In an industry predominately ruled by men, Jamaican born Deon Byrne has achieved a” Fait Accompli.” She is currently the pilot of Boeing 787 Dreamliner, the most advanced airplane to date owned by United Airlines.
Byrne was inspired to become a pilot after watching the movie Top Gun, coupled with a chance encounter with Air Force recruiters, according to hemispheresmagazine.com.
“There are not a lot of women that I know of doing this,” Byrne says. “When I used to fly commuters, because I have a younger-looking face than my age, I got comments like, ‘God help us.’ But nowadays, people feel proud.”
At age 13, Byrne migrated to the US to be with her mother. While attending St, John’s University as a pre-med major, she started making inquiries into combing both a medical and flying career. Determined to achieve both, she took a job as a flight attendant to pay for flying school.
“The company I worked for did a lot of charters for other airlines and U.S. military. Whenever there was a hot spot in the world, that carrier would either transport troops or transport refugees. I flew around the world twice by the age of 21 or 22. It was a pretty neat experience” she is quoted as saying.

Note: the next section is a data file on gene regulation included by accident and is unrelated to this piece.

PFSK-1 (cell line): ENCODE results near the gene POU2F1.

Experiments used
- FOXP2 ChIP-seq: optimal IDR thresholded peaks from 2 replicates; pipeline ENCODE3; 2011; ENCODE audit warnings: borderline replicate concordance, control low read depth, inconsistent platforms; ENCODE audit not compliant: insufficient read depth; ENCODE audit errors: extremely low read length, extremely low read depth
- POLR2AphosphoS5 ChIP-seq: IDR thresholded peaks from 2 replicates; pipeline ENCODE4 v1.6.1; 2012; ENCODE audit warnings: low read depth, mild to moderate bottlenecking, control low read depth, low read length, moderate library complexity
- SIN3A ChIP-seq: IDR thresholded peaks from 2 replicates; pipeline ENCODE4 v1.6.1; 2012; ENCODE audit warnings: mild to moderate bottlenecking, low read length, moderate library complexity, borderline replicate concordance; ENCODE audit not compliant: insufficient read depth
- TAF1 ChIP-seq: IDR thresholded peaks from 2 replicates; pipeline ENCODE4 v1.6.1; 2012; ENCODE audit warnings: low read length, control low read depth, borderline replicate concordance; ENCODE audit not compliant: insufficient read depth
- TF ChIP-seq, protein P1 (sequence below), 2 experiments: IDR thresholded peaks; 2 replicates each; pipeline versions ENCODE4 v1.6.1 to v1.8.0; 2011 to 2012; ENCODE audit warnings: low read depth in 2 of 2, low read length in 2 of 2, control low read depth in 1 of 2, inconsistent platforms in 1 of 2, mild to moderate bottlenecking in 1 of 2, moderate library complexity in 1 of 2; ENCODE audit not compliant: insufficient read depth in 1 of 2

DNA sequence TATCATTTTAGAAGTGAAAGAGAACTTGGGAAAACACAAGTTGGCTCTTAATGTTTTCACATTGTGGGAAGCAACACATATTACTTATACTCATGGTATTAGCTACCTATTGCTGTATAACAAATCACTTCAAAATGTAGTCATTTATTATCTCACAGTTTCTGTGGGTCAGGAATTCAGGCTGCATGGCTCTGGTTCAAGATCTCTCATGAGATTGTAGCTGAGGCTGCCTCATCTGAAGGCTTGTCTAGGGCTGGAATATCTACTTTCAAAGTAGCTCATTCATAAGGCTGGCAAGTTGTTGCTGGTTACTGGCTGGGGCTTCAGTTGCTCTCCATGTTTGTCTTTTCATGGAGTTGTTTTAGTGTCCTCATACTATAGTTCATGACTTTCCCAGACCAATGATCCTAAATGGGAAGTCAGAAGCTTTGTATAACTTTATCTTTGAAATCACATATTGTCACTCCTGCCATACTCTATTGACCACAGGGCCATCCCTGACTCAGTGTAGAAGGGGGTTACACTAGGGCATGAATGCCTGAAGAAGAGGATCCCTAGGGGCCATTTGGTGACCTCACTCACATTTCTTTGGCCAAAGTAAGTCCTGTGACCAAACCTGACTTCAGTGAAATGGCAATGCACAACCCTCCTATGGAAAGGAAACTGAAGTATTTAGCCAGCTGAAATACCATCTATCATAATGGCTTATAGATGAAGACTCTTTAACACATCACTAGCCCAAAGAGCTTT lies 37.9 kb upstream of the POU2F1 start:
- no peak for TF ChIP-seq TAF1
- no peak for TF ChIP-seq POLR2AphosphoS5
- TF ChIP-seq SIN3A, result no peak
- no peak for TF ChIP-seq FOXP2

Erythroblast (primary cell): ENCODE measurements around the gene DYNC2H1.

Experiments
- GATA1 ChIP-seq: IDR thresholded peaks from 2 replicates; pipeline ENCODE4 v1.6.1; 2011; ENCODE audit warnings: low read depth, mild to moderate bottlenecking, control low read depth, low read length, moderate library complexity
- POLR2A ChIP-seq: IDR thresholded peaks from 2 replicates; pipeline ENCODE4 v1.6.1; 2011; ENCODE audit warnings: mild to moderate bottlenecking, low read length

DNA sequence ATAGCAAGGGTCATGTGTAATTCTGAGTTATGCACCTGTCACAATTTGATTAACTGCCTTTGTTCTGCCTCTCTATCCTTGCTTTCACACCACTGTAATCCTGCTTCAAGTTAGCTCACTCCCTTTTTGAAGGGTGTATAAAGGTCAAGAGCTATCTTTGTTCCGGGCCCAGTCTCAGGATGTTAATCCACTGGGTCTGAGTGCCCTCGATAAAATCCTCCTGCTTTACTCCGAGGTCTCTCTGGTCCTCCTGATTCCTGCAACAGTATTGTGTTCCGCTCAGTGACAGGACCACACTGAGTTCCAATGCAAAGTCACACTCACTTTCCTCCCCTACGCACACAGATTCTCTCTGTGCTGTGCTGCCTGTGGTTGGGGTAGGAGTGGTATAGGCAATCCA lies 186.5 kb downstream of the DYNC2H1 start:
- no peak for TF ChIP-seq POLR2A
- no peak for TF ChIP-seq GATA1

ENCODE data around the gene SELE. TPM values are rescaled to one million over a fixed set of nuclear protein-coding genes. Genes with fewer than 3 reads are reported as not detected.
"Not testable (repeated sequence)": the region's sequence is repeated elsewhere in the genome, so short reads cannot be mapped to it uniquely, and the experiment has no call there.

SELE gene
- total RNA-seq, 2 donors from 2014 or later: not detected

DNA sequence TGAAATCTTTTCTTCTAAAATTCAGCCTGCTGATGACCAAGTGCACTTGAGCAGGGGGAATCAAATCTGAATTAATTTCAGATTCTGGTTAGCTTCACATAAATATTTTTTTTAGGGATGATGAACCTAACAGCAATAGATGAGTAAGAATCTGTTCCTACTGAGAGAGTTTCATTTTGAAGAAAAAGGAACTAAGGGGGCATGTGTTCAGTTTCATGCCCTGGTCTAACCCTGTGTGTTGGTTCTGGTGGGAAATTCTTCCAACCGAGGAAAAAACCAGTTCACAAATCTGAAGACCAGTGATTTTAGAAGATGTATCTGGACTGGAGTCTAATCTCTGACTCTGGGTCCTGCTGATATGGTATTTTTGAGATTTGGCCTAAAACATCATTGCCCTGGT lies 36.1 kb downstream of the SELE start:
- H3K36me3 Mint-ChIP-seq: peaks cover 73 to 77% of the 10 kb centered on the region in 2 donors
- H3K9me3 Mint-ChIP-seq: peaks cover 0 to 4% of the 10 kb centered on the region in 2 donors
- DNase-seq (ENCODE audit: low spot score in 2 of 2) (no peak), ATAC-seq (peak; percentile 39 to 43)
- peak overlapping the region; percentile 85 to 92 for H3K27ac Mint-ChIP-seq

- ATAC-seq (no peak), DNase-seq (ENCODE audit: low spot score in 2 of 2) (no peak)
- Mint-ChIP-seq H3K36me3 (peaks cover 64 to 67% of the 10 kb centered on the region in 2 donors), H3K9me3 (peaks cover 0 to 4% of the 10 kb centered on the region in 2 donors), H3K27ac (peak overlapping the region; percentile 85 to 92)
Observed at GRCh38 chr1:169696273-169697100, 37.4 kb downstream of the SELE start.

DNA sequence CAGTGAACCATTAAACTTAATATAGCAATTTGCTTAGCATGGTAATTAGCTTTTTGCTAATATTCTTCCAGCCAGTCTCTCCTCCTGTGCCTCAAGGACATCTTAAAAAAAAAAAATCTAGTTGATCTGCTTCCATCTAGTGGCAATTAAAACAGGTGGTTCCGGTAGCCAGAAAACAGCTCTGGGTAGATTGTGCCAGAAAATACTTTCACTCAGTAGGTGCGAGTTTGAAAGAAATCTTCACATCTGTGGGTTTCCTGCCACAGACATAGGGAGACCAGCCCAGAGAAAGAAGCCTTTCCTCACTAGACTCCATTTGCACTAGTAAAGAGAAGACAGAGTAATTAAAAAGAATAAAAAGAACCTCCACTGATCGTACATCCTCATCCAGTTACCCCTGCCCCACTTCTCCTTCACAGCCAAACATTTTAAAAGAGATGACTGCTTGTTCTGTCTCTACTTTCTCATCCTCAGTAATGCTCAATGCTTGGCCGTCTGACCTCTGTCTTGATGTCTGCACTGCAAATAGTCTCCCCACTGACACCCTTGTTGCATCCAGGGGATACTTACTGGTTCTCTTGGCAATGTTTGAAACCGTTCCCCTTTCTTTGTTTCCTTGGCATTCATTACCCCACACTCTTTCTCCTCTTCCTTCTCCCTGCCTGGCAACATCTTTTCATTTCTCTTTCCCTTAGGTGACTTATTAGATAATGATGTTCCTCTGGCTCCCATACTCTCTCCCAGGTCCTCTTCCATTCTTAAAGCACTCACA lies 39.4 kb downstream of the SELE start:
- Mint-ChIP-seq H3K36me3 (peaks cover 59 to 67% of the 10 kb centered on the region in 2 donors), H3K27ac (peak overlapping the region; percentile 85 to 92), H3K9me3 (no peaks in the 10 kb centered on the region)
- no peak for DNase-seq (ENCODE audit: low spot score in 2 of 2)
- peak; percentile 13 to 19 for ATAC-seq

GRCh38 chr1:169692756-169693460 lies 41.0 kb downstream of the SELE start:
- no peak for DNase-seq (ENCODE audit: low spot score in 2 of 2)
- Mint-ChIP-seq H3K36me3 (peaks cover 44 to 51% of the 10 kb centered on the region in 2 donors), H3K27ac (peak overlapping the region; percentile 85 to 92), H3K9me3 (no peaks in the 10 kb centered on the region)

After receiving her airline transport license to fly commercial jets, she worked for a commuter airline and was on active duty for two years with the New York Air National Guard. Byrne has been the only black female pilot to fly to the Antarctica and South Pole, and was hired by United Airlines after completing her active duty status.
Throughout her career, proving herself has helped Byrne overcome skepticism and has opened doors, including earning a berth flying United’s newest metal, the Boeing 787 Dreamliner. “I was one of the first all-female 787 flight crews,” she says. “It’s one of the most high-tech airplanes, and we were flying it. I had beaucoup customers who were very glad to see us. We did a great job.”
With all her accomplishments, Byrne has never lost sight of those who have helped and guided her to achieve her dream. “I still get people who ask, ‘You’re not scared?’ I have to say, ‘No, if I were scared, I wouldn’t be doing this job.’” But, she says, reaching out and giving back some of the mentoring that she has received is part of what makes flying high worthwhile.
Lawd wi likkle but wi tallawah- what a wonderful feeling to see us Jamaicans soaring to great heights! Let mi know wah yuh tink below in the comment section.